Writing a novel, you have to inhabit and become all the characters and as such each character leaves traces of themselves in you. With that said, I related the most with Elimane because he vehemently doesn’t allow his experiences to define him in a negative way but rather in a transformative one while holding on to his dignity at all cost. He also loves reading and seeking knowledge. However, my favourite character is Khoudiemata. It was a challenge and learning process to write her.
How did you navigate the emotional terrain of writing the novel, given the somewhat heavy themes?
My primary goal was that no matter the background of the characters or where they are in society, socio-economically etc., that their dignity will remain intact throughout the narrative. No compromise at all on this. Additionally, people who are struggling aren’t always dragging their sorrows around because that in itself is a luxury. They must go on living as best as possible and pitying themselves doesn’t improve their situation. I wanted to show the intelligence and strength that is part of surviving the odds. This is usually overlooked.
What is the one thing you hope readers take away from Little Family?
That we are each other’s keepers and when we forget that, the expression of our humanity collapses and gradually, and sometimes immediately, takes a turn for the worse. In essence, we all form our own little families in life and this requires empathy and the ability to recognise that we are each other’s keepers.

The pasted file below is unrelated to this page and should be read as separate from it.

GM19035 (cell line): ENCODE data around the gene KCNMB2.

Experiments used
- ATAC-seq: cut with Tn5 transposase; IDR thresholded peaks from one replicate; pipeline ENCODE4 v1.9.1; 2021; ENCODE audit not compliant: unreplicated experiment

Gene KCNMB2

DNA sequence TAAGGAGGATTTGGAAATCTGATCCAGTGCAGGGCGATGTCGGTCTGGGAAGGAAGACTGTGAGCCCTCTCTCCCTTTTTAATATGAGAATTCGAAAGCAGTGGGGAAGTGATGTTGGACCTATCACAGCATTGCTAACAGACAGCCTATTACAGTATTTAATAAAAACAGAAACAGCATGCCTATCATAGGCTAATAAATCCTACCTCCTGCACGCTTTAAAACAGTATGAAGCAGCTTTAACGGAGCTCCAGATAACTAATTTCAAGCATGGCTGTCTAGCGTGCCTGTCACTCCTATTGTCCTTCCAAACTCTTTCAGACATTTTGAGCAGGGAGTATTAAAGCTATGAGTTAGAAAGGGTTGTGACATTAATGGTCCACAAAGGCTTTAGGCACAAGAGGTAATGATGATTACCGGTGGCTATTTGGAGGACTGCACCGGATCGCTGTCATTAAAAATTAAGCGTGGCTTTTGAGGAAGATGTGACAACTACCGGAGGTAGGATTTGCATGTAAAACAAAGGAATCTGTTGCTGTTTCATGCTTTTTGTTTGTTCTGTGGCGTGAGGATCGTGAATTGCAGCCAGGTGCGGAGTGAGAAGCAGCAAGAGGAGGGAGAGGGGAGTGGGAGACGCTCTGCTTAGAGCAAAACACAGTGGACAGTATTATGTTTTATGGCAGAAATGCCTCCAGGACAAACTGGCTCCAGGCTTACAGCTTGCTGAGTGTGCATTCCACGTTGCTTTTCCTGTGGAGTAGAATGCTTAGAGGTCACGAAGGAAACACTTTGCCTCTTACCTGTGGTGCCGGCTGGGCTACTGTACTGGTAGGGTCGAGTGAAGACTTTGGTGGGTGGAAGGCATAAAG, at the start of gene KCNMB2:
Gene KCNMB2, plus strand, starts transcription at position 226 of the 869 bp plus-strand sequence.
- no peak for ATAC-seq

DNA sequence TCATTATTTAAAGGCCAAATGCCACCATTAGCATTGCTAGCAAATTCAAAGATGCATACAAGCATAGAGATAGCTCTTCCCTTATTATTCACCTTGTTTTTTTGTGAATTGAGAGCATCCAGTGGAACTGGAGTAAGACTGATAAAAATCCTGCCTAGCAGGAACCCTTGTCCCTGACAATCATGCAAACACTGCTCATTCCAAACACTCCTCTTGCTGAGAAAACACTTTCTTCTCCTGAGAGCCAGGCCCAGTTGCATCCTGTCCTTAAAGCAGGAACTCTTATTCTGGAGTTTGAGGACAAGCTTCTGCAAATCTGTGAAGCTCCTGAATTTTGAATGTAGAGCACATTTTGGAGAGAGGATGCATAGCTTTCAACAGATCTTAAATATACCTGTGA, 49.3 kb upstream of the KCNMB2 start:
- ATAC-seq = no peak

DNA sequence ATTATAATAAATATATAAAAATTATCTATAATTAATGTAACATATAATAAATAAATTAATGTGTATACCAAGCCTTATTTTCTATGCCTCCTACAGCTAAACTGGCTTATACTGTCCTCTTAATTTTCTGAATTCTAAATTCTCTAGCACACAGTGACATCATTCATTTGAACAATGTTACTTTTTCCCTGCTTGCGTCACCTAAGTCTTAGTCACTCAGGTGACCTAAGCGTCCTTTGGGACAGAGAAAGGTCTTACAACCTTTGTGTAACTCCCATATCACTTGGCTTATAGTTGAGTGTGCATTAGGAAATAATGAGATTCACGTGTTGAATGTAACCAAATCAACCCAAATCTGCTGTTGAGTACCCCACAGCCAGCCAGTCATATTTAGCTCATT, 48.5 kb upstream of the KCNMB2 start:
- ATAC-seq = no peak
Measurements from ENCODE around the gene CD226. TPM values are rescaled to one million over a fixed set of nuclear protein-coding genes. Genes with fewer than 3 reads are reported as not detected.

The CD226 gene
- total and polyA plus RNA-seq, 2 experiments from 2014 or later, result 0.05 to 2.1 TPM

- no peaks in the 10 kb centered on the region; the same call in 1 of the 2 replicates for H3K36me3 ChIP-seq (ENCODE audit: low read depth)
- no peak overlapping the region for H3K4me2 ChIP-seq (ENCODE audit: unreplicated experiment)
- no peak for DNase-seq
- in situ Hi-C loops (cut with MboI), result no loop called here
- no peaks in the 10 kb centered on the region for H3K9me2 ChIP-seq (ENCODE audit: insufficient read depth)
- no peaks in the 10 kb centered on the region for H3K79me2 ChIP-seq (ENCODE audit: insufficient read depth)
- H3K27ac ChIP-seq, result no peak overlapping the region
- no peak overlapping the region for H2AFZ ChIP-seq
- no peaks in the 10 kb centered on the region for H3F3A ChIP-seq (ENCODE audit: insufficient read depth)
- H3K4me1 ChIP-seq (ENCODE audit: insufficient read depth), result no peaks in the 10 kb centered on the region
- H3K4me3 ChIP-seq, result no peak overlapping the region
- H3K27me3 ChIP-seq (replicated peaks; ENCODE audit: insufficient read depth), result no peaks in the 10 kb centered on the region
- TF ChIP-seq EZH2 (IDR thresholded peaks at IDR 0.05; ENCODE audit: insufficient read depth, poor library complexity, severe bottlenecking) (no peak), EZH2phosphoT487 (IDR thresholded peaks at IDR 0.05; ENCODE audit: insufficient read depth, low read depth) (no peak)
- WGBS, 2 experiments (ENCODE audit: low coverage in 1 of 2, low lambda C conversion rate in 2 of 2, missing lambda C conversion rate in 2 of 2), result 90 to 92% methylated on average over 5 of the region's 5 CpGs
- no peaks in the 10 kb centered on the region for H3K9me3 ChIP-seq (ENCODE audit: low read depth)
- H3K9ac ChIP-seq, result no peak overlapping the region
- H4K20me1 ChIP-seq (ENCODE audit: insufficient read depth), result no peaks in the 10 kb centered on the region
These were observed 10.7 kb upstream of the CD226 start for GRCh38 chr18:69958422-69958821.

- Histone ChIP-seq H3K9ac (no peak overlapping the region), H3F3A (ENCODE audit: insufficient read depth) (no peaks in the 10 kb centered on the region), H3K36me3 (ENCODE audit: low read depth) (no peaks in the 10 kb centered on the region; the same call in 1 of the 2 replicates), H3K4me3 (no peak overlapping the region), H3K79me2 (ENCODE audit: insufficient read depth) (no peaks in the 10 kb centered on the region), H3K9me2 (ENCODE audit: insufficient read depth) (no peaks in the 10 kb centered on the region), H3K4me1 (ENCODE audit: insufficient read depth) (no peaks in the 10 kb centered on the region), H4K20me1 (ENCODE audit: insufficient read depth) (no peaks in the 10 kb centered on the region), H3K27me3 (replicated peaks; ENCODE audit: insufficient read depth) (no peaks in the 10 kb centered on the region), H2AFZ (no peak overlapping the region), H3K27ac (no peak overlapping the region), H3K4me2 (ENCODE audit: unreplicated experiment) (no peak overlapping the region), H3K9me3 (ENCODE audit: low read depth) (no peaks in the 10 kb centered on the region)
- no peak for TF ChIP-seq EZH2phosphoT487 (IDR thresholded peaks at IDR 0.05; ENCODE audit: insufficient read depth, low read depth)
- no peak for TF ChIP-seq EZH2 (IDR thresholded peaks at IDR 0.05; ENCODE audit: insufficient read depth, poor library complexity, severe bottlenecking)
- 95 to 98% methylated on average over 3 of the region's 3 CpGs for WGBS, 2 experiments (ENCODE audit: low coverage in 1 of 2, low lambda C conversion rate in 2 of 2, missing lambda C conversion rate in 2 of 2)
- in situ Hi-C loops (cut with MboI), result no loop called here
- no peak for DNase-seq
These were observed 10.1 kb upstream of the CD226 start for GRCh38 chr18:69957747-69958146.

Can you share a bit of your writing process? Any writing rituals that have worked for you
I do not map out my story or decide ahead of time where it will go. Rather, I spend a significant amount of time thinking about the characters, who they are, their gender, background, mannerisms, where they live and how they live, their names, age and all sorts of minute details. Then one day I will just sit down and start writing and let the characters tell their stories through me in way that almost feel as if something has possessed me. Hence, I learn and grow as a human being after writing a book or finishing a short story. Regarding writing rituals, I listen to music with no lyrics, instrumental music only, and I do not read anything while I am in the midst of working on something. I watch only old Kung Fu films that have no dialogue or plot!
People have differing views on how the COVID-19 pandemic has affected their work lives. How would you say it has impacted yours as a writer?
Unfortunately, and fortunately, I am no stranger to crisis. So, I quickly adapt to situations. Even before the pandemic I live a kind of isolated life for my creative space to remain sacred. So, I was already social distancing before it became required. The only thing that changed is how the story is brought to the world in terms of book tours and readings. I would have preferred to discuss Little Family directly with readers as there is power in that exchange, that presence and assembly of our spirits to enter a story together.
Are you working on anything at the moment?
Yes, many things but mainly the sequel of my first book, my memoir, A Long Way Gone.